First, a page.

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  • MTV Networks, a Viacom Company

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    MTV logo

    2006 AIGA CORPORATE LEADERSHIP AWARD

    Recognized for creating influential television networks—MTV, Vh1, TV Land, Comedy Central, Nickelodeon—which use design to communicate added value, assuming a role in the industry as design leaders, and producing brands known to the world over as cultural icons. 

    To truly experience the scope of the massive one hundred and thirty-one channel family of MTV Networks, simply examine the lifetime viewing habits of the average television enthusiast. You begin with children's networks Noggin and Nickelodeon—a carefully crafted blend of education and entertainment. Later, MTV or one of its ilk—MTV2, MTV Hits or MTV Jams—will lure you toward the grown-up channels. You then graduate to the pop-culture celebration that is Vh1 or the cutting-edge satire of Comedy Central. You could spend decades on Vh1 Classic, Spike TV, CMT, Logo, Tr3s, MTV Chi, and MTV Desi. International channels are on every continent, in more than 140 languages, in 171 countries. And waiting for you in your golden years is the nostalgia-soaked programming of TV Land. Every day, around the world, to every kind of audience, MTV Networks is one of the most influential visual communicators in history.

    Responsible for launching and promoting this cavalcade of brands, identities, characters, personalities, and artists, MTV Networks embraced the value of great design; and throughout its 25 years, it also became one of design's greatest champions. Consistently distinctive and technologically groundbreaking, the MTV look is young, smart, stimulating, and sometimes even controversial. MTV Networks has achieved all of this by nurturing the brightest up-and-coming voices in design—a tradition that began when MTV was originally branded in 1981. Producers went with the a tradition of nurturing the underdogs—Pat Gorman, Frank Olinsky and Patti Rogoff of Manhattan Design—who created a dripping-graffiti logo in 1981 which has remained, for the most part, untouched for 25 years. It is one of the most recognized images in the world. The branding of both Nickelodeon and VH1 followed suit, with Nick's iconic bright orange splat, which can morph into appropriate shapes as needed; and Vh1's evolution from the giant 1 of “Music First” days to the 3D box logo that holds more than just videos.

    MTV Networks has maintained a remarkable roster of designers from around the world, as well as in its own impressive in-house creative departments, who crank out work on a dizzying array of brands. MTV Networks' promos, from the first “I want my MTV”'s starring screeching '80s rockers, to the animated choreography of Nick's characters, to the quirky interstitials of Vh1, have always driven the evolution—and tested the boundaries—of the 30-second form. The high-concept, graphically rich spots are created by some of the world's best directors, motion designers and animators. They are consistently awarded by industry shows for their inventiveness, have been published in hundreds of books and featured in museum exhibitions. Remarkably, the branding of MTV Networks has even transcended the airwaves, with awards-show graphics, logos and original artwork by its designers appearing as merchandise in a street-level retail store in Times Square.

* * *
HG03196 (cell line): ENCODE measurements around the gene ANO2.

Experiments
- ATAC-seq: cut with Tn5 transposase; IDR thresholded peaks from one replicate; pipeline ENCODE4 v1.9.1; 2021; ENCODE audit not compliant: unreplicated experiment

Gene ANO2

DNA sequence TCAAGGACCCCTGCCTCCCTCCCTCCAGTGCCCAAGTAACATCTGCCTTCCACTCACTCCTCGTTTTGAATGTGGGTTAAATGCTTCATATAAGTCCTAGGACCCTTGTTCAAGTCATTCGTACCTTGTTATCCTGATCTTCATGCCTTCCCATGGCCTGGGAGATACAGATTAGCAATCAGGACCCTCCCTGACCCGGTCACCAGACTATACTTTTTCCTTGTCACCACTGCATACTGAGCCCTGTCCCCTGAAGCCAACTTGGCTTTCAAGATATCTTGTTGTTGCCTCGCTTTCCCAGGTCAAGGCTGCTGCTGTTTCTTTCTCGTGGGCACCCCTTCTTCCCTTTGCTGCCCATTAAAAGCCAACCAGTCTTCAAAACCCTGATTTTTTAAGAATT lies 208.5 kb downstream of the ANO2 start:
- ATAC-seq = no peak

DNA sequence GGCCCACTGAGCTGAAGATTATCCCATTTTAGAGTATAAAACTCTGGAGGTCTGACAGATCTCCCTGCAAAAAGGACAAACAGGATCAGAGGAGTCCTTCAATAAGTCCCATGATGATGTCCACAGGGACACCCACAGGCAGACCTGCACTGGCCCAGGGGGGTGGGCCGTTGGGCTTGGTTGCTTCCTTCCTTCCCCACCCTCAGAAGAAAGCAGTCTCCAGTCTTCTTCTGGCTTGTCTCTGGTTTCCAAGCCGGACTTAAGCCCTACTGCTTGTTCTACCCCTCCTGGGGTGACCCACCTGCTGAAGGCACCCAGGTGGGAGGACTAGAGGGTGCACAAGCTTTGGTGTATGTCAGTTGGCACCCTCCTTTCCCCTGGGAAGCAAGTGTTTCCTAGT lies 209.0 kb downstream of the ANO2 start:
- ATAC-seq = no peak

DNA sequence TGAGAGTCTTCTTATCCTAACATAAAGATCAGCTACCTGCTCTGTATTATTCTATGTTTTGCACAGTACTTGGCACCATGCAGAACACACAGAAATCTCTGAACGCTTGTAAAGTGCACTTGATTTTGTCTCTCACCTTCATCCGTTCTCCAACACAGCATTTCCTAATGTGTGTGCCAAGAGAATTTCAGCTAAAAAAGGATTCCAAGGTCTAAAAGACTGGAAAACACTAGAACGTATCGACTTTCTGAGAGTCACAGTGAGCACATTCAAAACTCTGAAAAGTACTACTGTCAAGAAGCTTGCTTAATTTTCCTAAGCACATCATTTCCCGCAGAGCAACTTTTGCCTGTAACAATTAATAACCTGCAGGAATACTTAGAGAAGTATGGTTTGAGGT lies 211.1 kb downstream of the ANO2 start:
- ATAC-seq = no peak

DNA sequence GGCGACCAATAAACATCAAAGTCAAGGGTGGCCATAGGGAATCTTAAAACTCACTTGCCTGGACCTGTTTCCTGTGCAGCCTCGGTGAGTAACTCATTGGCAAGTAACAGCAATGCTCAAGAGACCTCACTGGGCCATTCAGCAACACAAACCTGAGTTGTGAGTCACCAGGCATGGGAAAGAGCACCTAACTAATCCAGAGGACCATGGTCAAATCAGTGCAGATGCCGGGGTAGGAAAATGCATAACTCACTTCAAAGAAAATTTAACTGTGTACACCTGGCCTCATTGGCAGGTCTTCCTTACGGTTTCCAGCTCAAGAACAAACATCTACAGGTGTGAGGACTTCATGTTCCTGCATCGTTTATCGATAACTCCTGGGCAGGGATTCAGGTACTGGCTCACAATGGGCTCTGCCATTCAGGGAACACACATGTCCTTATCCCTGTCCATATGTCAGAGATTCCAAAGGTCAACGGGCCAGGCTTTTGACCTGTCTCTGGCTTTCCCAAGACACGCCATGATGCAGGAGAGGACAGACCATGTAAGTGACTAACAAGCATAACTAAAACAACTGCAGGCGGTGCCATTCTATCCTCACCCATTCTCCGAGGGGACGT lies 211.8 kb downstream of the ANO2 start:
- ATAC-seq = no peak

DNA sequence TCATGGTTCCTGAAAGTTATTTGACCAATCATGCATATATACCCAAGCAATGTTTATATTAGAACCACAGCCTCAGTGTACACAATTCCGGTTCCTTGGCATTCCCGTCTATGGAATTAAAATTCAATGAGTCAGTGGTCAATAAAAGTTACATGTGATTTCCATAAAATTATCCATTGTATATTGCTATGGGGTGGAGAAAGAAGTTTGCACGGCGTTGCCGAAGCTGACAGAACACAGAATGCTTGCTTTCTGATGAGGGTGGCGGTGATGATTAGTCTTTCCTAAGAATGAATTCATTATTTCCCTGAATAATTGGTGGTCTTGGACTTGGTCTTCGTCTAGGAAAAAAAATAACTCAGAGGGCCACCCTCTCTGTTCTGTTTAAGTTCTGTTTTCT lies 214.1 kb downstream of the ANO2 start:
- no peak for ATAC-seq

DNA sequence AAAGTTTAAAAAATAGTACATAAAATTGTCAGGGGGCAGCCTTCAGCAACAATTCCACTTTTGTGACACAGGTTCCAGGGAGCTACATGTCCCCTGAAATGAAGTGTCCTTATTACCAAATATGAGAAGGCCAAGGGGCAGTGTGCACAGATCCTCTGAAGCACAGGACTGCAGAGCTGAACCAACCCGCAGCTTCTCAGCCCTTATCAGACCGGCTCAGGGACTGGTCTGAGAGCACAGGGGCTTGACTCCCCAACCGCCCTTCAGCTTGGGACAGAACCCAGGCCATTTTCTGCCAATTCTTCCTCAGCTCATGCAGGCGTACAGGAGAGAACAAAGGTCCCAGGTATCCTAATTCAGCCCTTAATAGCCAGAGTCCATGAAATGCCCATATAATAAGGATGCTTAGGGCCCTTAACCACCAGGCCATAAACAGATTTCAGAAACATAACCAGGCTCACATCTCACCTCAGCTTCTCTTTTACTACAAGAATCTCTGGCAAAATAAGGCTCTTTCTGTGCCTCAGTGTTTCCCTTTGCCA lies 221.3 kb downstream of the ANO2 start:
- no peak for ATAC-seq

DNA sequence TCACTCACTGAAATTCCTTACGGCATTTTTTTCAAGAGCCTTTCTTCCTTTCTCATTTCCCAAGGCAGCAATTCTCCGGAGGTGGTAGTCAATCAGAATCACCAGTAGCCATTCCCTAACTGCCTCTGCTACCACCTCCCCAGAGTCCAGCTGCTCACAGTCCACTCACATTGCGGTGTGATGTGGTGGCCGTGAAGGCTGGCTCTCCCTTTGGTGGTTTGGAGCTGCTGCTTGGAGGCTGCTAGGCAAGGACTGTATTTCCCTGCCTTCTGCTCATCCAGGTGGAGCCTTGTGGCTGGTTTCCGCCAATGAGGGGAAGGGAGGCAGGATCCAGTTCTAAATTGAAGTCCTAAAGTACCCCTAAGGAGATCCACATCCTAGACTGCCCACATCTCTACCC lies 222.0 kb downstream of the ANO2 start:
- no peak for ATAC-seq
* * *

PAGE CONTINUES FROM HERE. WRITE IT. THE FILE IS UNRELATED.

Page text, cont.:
The MTV Networks family continues to create content that transcends mediums, providing industry leadership and creative opportunities. By providing a mainstream market for music videos, MTV Networks fueled the formative years in the development of contemporary motion graphics, animation and visual effects. Animation also evolved under MTV Networks' watch, from the MTV show “Liquid Television” where cult-to-mainstream classics like Mike Judge's “Beavis and Butthead” were born, to Comedy Central's revolution in cut-paper animation, “South Park.” The tweaking of genres in traditional programming early on originated widely replicated formats: reality TV from “The Real World,” postmodernist viewing like “Pop Up Video” and the venerable fake news of “The Daily Show” and “The Colbert Report.” The MTV Films division makes movies that range from pop smashes Napoleon Dynamite and Team America: World Police to Oscar-winning Hustle & Flow and Election. The Nickelodeon brand is a lifestyle, including thousands of products, movies, a magazine, and even a resort and hotel in Florida. The brands rule the internet, with MTV's Overdrive, Nickelodeon's TurboNick and Comedy Central's MotherLode as exemplary sites of streaming broadband video, music, news and web-only animated shorts that are redefining the roles of interactivity and social networking. MTV Networks also owns Neopets, the Gametrailers.com and Xfire casual gaming sites, and Atom Entertainment and iFilm (the thinking man's YouTube).

    When MTV introduced itself to the world on August 1, 1981, the premiere, “Video Killed the Radio Star,” became firmly embedded in pop culture lore. While the song was simply a cheeky nod to the combination of music + video + television, it later became clear that MTV was declaring a revolution in consumer media. And for each subsequent revolution (digital kills video, internet kills television), MTV is right there again. With every new logo, every new promo, every new brand, MTV Networks' creative vision continues to evolve, each incantation more compelling than the last. In fact, we can't take our eyes off it.

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